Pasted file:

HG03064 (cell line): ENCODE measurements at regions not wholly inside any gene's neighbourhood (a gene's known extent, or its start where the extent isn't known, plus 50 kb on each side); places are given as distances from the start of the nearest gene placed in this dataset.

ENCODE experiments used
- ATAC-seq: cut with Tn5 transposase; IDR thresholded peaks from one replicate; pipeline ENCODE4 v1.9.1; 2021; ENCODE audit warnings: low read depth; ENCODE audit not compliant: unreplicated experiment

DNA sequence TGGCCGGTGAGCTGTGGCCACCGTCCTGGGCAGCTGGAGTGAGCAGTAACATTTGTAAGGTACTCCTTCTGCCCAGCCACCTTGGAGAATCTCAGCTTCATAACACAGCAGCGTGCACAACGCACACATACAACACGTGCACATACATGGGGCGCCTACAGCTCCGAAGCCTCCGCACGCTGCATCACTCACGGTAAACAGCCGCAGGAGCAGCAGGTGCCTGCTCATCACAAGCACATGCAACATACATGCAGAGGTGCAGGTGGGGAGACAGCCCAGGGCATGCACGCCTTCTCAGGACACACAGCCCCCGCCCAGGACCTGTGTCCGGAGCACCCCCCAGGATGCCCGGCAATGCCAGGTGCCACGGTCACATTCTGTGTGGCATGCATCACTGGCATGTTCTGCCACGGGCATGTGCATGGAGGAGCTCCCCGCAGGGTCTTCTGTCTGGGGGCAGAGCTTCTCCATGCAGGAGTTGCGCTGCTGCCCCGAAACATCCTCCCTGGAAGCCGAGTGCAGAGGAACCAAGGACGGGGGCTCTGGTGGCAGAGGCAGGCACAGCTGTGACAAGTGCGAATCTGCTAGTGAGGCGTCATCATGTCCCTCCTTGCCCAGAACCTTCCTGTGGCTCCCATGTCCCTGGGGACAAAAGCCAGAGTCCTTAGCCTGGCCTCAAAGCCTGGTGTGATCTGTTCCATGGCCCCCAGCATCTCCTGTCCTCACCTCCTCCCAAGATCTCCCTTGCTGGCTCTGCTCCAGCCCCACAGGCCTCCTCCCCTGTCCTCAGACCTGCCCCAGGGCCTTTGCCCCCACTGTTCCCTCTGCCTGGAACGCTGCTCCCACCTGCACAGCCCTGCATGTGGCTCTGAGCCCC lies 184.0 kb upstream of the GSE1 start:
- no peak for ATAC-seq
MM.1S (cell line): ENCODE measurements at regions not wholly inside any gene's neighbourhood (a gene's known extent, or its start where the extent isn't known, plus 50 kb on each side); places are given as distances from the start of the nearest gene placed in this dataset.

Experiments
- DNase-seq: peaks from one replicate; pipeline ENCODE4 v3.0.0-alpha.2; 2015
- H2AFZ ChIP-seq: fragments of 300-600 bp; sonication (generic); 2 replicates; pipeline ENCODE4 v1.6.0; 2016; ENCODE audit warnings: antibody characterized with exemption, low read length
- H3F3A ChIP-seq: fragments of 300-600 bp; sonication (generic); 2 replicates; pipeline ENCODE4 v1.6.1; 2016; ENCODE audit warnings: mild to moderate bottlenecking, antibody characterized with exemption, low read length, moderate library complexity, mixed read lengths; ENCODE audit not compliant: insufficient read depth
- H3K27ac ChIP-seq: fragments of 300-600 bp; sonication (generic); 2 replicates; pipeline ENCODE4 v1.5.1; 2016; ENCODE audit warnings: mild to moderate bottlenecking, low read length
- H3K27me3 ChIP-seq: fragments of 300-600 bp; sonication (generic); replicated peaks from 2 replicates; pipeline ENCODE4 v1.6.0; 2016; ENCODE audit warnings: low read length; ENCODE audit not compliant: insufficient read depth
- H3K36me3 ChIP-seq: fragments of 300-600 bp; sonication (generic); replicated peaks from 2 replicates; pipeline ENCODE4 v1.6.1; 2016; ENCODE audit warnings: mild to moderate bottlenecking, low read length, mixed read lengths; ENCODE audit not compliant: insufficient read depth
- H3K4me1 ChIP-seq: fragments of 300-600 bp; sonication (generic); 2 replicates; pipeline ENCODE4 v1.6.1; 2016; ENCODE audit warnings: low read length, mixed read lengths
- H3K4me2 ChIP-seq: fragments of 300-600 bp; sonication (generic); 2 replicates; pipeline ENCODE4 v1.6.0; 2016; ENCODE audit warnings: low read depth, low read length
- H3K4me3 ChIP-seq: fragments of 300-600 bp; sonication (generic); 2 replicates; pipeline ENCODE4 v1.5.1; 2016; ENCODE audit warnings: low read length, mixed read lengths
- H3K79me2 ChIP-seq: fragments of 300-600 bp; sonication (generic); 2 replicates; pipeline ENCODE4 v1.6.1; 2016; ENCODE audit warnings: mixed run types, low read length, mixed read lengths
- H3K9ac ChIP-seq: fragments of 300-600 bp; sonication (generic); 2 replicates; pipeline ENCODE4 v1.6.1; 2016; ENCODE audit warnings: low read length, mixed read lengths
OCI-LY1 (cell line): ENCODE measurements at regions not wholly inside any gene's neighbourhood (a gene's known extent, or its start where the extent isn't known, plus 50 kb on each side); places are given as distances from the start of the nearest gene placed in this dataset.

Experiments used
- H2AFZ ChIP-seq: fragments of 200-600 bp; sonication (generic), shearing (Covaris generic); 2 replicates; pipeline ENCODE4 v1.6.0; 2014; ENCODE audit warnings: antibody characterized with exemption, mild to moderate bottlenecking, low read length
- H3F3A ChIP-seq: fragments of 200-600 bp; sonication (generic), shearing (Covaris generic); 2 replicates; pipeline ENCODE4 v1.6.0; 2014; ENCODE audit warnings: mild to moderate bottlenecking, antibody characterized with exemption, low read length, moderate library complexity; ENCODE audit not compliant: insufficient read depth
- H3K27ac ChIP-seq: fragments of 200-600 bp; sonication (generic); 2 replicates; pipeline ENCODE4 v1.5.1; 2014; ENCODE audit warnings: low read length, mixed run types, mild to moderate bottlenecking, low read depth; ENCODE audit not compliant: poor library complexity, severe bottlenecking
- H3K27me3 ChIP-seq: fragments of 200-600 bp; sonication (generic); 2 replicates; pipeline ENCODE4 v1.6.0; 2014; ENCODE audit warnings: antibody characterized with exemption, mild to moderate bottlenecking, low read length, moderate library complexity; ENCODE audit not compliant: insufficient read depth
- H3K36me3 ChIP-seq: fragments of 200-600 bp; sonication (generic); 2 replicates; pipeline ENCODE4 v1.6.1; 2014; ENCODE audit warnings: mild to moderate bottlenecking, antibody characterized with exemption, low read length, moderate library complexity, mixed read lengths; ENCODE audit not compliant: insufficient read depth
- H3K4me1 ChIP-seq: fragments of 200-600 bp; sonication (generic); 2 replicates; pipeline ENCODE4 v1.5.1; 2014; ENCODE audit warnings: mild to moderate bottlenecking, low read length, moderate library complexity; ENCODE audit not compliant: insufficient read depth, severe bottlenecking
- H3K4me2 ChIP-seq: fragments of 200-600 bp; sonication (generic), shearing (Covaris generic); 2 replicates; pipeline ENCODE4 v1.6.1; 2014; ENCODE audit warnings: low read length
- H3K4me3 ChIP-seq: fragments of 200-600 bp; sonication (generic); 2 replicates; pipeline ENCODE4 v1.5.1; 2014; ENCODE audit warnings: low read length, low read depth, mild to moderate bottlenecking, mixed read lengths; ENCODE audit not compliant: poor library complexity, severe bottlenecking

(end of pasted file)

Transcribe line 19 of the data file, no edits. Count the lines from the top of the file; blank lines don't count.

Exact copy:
OCI-LY1 (cell line): ENCODE measurements at regions not wholly inside any gene's neighbourhood (a gene's known extent, or its start where the extent isn't known, plus 50 kb on each side); places are given as distances from the start of the nearest gene placed in this dataset.